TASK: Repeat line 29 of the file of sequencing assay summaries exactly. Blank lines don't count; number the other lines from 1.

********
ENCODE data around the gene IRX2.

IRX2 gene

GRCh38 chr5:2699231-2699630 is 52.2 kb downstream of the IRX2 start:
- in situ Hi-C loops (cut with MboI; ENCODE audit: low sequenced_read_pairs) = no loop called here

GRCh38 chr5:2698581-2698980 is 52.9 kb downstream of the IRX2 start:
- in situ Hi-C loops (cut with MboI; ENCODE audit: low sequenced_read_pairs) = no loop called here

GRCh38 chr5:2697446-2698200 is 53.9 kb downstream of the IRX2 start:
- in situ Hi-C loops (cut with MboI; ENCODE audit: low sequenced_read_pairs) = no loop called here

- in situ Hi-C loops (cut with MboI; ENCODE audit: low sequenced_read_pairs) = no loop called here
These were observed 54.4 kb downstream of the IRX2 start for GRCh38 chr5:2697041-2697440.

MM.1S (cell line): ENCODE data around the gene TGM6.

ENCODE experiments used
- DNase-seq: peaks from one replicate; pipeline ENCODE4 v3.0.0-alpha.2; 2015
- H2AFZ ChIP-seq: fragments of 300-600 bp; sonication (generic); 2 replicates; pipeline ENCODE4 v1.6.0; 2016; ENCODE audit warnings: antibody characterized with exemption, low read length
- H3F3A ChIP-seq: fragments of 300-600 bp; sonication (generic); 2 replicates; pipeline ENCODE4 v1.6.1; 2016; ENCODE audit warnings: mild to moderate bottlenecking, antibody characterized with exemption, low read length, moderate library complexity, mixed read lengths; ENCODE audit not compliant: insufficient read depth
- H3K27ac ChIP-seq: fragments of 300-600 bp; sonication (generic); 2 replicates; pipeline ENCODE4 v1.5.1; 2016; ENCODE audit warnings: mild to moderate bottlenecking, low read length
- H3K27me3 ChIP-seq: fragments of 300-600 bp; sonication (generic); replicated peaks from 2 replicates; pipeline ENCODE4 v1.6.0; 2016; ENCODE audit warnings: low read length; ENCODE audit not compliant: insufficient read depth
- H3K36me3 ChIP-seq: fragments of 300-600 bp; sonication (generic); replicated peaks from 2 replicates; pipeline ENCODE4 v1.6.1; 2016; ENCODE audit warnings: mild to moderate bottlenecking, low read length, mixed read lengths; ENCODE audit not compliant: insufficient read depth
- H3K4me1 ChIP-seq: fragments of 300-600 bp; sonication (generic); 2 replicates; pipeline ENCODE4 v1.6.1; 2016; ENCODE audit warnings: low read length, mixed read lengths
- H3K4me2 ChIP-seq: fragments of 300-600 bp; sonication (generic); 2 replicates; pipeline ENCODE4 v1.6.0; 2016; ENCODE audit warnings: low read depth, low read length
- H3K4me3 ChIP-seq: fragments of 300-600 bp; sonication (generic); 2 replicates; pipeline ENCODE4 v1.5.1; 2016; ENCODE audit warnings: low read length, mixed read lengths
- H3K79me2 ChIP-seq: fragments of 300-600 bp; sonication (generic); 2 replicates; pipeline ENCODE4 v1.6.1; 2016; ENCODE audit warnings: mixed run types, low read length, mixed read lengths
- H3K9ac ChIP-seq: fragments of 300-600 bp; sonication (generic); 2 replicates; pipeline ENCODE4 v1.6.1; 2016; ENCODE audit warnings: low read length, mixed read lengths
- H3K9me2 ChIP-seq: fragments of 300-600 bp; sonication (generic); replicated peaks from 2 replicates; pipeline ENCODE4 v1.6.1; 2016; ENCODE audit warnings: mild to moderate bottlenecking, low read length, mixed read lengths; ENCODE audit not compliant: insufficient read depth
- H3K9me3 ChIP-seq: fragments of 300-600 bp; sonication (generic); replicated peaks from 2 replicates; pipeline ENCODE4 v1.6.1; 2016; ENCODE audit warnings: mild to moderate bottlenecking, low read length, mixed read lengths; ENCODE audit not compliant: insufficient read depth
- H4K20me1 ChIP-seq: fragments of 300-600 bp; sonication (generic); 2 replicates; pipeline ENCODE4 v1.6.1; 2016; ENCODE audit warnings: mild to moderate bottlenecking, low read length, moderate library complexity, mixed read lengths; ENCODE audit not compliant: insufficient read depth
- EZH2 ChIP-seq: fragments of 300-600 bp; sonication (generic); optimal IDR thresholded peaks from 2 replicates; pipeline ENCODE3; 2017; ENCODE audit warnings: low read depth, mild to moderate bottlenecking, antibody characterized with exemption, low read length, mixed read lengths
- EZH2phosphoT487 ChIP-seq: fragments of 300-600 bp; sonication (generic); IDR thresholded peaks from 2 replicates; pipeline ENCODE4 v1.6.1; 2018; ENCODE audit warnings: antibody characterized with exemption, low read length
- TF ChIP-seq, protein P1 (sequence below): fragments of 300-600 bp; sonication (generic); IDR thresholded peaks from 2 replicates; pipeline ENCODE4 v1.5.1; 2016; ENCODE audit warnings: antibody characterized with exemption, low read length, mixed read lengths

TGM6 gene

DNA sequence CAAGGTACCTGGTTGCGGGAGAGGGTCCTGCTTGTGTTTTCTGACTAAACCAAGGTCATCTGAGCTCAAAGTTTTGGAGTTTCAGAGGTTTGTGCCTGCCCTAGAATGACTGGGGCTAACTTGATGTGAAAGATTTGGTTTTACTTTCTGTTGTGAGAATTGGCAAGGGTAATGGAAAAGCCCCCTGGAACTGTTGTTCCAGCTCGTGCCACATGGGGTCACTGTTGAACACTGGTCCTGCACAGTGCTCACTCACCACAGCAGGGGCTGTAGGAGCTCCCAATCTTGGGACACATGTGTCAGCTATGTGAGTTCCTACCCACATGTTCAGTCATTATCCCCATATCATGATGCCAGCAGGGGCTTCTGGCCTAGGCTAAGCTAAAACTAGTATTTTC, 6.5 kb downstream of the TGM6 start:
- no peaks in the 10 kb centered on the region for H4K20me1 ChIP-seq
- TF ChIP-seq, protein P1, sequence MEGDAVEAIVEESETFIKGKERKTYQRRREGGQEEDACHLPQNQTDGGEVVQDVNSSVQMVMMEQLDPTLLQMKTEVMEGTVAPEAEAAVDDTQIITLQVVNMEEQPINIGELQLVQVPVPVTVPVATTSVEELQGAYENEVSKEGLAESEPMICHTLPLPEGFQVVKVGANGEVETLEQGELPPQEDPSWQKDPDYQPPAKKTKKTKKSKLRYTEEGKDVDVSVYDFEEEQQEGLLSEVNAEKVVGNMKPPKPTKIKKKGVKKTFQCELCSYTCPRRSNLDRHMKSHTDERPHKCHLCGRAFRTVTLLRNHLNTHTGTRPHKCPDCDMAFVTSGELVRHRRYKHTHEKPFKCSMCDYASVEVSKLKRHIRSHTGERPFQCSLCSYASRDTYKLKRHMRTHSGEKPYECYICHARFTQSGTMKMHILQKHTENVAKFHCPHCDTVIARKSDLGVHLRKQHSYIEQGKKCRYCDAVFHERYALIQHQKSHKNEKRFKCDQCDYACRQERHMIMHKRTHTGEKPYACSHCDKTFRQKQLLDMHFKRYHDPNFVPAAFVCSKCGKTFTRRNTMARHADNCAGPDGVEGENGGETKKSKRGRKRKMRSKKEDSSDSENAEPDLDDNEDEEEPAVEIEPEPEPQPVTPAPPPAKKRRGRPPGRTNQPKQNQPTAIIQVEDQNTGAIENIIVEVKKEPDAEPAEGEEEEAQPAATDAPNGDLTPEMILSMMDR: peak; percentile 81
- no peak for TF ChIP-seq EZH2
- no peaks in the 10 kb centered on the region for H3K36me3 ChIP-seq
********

- TF ChIP-seq, protein P1 (sequence below): fragments of 300-600 bp; sonication (generic); IDR thresholded peaks from 2 replicates; pipeline ENCODE4 v1.5.1; 2016; ENCODE audit warnings: antibody characterized with exemption, low read length, mixed read lengths